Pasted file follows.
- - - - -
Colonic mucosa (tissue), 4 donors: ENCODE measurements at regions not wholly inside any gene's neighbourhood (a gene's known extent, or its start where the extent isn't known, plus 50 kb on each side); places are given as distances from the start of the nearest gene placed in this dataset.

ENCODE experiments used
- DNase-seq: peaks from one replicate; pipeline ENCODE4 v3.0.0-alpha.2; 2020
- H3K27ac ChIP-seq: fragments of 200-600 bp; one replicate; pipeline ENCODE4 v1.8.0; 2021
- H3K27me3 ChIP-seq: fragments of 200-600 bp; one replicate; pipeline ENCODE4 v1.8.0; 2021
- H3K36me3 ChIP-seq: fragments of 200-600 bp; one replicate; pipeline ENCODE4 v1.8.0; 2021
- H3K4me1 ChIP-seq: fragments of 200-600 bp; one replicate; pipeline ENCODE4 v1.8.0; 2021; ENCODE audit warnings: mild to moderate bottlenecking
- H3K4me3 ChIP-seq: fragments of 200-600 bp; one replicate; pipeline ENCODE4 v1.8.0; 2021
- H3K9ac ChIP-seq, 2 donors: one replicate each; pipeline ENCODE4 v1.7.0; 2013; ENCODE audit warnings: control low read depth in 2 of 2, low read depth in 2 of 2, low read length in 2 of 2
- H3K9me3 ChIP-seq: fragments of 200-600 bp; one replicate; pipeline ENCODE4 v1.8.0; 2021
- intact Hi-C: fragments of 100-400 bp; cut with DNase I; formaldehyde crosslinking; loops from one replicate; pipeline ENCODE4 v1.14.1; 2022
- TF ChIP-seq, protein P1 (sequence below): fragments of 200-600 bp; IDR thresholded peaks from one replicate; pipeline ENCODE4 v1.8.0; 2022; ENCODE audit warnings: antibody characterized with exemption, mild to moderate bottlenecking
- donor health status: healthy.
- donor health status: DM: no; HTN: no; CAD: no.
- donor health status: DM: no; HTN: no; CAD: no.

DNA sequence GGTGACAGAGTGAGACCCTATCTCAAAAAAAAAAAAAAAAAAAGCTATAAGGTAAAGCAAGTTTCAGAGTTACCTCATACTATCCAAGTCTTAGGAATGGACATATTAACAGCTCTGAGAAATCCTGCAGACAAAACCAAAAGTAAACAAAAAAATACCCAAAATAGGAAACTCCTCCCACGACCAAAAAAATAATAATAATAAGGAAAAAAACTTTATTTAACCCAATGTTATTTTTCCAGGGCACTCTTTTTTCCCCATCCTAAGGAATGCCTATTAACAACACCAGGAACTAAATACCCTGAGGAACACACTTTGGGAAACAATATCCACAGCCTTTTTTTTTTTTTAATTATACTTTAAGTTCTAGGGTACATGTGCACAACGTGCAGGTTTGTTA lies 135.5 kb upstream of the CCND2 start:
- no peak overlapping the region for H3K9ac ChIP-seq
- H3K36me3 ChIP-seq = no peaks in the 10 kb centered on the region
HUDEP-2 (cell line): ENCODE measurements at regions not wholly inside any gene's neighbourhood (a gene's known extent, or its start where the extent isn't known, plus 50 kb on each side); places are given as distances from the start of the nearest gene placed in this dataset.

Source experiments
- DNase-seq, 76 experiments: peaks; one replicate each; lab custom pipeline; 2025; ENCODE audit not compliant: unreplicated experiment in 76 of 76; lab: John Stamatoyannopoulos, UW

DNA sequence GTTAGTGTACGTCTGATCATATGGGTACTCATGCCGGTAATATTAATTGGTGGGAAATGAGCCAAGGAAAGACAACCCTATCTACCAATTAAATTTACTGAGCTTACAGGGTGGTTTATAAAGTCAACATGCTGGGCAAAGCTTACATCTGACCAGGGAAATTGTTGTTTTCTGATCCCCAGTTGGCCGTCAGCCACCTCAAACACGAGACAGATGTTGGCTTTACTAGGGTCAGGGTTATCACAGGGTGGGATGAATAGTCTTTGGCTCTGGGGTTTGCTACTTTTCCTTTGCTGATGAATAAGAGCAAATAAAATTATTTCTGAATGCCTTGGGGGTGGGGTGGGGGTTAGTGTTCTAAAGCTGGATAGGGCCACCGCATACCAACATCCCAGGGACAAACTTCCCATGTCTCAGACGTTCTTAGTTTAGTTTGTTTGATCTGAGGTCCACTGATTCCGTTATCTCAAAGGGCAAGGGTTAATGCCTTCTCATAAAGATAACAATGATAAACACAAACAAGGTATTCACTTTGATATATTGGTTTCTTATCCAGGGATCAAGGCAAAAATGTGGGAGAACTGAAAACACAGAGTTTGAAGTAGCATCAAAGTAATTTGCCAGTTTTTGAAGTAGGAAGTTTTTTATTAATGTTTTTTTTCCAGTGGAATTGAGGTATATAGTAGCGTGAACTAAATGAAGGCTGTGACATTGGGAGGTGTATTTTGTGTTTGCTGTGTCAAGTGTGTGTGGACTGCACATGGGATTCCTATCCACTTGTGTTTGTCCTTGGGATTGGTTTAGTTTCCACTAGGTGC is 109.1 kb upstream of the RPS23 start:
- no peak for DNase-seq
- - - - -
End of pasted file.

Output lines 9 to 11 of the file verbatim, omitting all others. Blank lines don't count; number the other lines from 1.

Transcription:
- H3K9ac ChIP-seq, 2 donors: one replicate each; pipeline ENCODE4 v1.7.0; 2013; ENCODE audit warnings: control low read depth in 2 of 2, low read depth in 2 of 2, low read length in 2 of 2
- H3K9me3 ChIP-seq: fragments of 200-600 bp; one replicate; pipeline ENCODE4 v1.8.0; 2021
- intact Hi-C: fragments of 100-400 bp; cut with DNase I; formaldehyde crosslinking; loops from one replicate; pipeline ENCODE4 v1.14.1; 2022